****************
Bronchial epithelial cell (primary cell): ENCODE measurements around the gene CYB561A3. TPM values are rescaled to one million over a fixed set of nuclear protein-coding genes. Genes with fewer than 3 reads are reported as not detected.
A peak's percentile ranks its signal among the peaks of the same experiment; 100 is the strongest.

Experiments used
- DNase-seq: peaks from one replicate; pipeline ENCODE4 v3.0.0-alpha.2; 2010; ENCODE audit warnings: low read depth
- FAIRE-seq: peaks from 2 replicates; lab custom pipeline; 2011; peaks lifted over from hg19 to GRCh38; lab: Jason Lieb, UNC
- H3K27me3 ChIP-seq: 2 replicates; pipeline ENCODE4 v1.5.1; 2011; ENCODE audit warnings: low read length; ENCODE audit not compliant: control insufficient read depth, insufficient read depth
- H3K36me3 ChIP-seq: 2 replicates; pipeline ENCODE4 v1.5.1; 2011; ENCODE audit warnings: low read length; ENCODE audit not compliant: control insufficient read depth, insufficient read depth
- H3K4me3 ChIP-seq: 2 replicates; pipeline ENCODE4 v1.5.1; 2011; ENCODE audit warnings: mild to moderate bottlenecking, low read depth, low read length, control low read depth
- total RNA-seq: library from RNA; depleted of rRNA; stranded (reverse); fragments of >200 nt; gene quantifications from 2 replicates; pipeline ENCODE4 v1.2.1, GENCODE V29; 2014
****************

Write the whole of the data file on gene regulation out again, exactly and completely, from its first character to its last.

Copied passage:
Bronchial epithelial cell (primary cell): ENCODE measurements around the gene CYB561A3. TPM values are rescaled to one million over a fixed set of nuclear protein-coding genes. Genes with fewer than 3 reads are reported as not detected.
A peak's percentile ranks its signal among the peaks of the same experiment; 100 is the strongest.

Experiments used
- DNase-seq: peaks from one replicate; pipeline ENCODE4 v3.0.0-alpha.2; 2010; ENCODE audit warnings: low read depth
- FAIRE-seq: peaks from 2 replicates; lab custom pipeline; 2011; peaks lifted over from hg19 to GRCh38; lab: Jason Lieb, UNC
- H3K27me3 ChIP-seq: 2 replicates; pipeline ENCODE4 v1.5.1; 2011; ENCODE audit warnings: low read length; ENCODE audit not compliant: control insufficient read depth, insufficient read depth
- H3K36me3 ChIP-seq: 2 replicates; pipeline ENCODE4 v1.5.1; 2011; ENCODE audit warnings: low read length; ENCODE audit not compliant: control insufficient read depth, insufficient read depth
- H3K4me3 ChIP-seq: 2 replicates; pipeline ENCODE4 v1.5.1; 2011; ENCODE audit warnings: mild to moderate bottlenecking, low read depth, low read length, control low read depth
- total RNA-seq: library from RNA; depleted of rRNA; stranded (reverse); fragments of >200 nt; gene quantifications from 2 replicates; pipeline ENCODE4 v1.2.1, GENCODE V29; 2014